The sensitivity change was calculated separately at each individual test point in the whole irradiated area (thus including the entire lesion area). In patients with regression of the membrane, the retinal sensitivity remained unchanged (within 5 dB) in most (68%) of the test points in the irradiated area, or even improved 6–20 dB in 20% of points (Fig 2). In patients with a progressive AMD lesion, the sensitivity decreased in 69% of points and remained unchanged in 30% of points. The mean sensitivity in the area covered by the strontium-90 plaque in patients with regression of the CNVM was 16.3 (3.0) dB at baseline and 15.7 (3.3) dB at 12 months (p = 0.68). In patients with progression of the CNVM, the corresponding values were 16.2 (3.9) dB at baseline and 5.2 (4.2) dB at 12 months (p = 0.002).

Figure 2

The sensitivity change from baseline to 12 months at each individual point in the whole irradiated area. The x axis represents the change of sensitivity in decibels, negative values representing reduction in retinal sensitivity and positive values improvement in retinal sensitivity. The y axis represents the changed points as percentages of the total number of points.

We also performed automatic perimetry on the fellow eyes of the irradiated eyes. Since all the fellow eyes retained unchanged visual acuity and clinical appearance during the follow up, the perimetry with the best reliability factor was chosen for further analysis. The mean retinal sensitivity was better in the fellow eyes with no late AMD than in any of the groups with exudative AMD. In the fellow eyes with late AMD, the mean sensitivity values tended to be lower than in strontium treated eyes with regression of the CNVM, whereas they appeared better than those of strontium treated eyes with progression of the CNVM at 12 months (Table 2). A similar pattern was evident for the corresponding MD and LV values (Table 1).


These results indicate that treatment with focal strontium irradiation can stabilise the central visual field in some patients with subfoveal CNVMs related to AMD. Mean retinal sensitivity remained unchanged in the area of primary subretinal neovascular lesion in most of the patients showing regression of the membrane 12 months after irradiation. MD and LV values of these patients did not worsen during follow up, as they did in patients with growing CNVM. There was, however, no significant improvement of retinal sensitivity in the affected areas, and some degree of central scotoma always remained. It is known that without treatment the growth of subfoveal CNVMs leads to severe loss of vision. This is accompanied with a loss of central visual field.2 3 In this study, too, the growth of CNVM was associated with loss of retinal sensitivity and thus deepening and widening of the central scotoma.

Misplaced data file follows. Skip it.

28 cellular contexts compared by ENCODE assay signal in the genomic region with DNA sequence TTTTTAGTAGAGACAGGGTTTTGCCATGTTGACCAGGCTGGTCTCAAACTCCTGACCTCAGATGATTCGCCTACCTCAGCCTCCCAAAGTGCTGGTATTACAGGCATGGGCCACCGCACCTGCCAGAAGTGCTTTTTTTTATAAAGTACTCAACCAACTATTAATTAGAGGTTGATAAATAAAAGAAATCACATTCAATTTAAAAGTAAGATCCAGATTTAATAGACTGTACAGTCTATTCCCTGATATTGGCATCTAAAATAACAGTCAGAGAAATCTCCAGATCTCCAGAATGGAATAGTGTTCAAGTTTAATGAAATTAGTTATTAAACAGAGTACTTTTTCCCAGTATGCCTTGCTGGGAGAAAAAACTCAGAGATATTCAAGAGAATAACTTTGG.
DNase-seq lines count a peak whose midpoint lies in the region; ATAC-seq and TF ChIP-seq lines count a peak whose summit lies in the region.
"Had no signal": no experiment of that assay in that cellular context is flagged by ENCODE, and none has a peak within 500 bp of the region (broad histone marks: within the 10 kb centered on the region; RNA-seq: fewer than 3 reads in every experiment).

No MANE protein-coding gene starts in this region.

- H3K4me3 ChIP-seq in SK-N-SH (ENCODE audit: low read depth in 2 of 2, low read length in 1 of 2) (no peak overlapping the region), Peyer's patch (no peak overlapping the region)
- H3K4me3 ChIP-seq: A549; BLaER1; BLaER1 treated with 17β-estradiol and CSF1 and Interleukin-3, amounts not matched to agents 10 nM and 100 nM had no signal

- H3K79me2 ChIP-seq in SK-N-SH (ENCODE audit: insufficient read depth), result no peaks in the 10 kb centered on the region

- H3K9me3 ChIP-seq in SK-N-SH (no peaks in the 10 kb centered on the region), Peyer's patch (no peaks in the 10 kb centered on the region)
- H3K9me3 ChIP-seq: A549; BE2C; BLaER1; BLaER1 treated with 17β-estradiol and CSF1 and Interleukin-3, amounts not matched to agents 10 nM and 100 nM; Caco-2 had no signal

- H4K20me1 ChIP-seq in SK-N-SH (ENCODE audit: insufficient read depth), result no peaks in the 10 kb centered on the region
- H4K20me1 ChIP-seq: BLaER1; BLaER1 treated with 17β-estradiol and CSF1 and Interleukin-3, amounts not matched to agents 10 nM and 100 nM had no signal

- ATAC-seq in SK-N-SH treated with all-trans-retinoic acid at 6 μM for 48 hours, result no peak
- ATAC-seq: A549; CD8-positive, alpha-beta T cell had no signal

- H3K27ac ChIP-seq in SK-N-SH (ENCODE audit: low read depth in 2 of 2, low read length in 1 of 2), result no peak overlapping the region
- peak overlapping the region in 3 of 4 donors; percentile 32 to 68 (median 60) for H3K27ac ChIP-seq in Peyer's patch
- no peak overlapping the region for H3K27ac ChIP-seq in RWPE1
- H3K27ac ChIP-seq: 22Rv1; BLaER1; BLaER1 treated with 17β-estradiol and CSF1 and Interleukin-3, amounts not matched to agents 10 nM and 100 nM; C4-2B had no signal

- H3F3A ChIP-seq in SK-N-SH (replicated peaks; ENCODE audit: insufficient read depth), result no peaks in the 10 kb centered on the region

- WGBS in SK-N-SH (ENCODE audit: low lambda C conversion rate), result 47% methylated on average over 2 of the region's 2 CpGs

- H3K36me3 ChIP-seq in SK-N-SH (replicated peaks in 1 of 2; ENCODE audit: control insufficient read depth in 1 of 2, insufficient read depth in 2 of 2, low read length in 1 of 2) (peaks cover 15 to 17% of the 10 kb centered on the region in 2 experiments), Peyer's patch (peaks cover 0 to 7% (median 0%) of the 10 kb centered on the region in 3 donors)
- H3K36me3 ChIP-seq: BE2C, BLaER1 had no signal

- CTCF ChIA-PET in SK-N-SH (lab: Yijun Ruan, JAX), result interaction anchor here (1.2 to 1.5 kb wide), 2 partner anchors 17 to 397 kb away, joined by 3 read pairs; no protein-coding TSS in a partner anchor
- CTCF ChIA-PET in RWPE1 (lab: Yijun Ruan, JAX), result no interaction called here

Perimetric changes in AMD have not been studied extensively. In patients with poor visual acuity, the instability in fixation is a major problem in obtaining reliable perimetric results. In a recent study by Tezel et al,7 scanning laser ophthalmoscope (SLO) microperimetry was used to correlate anatomical abnormalities associated with absolute scotoma in patients with subfoveal CNVMs. Fixation was found to be stable in only 29% of patients with AMD, and the mean visual acuity in these patients with a stable fixation was as good as 20/60. Schneider et al5 performed Humphrey automatic perimetry on patients with subfoveal neovascularisation treated with perifoveal laser photocoagulation sparing the central avascular zone. They found that central fixation was present in only 13 out of 26 patients before perifoveal laser treatment and in five patients till the end of the average follow up of 18 months. In this study the Octopus 2000 program 34 was used. The resolution of test points was 6°, which was considered to be suitable for patients with poor visual acuity. Apparently more frequent test points and a longer testing time would have increased the instability of fixation. To obtain the best possible fixation, a fixation target of four light spots was used instead of one fixation light. It is possible that in spite of the effort to control the fixation, the stability of fixation in this study may not have been as good as in regular perimetry in patients without macular disease or in SLO microperimetry, where the anatomical correlation of the tested region can be controlled in vivo. On the other hand, the 6° matrix of test points employed is quite robust in relation to macular anatomy and thus not very sensitive to small variations in fixation. Also, the easy alignment of the baseline and 12 month fields, as well as the clear correlation of the sensitivity values with clinical changes in the AMD lesion, suggest that the results reflect retinal sensitivity at the estimated sites quite accurately.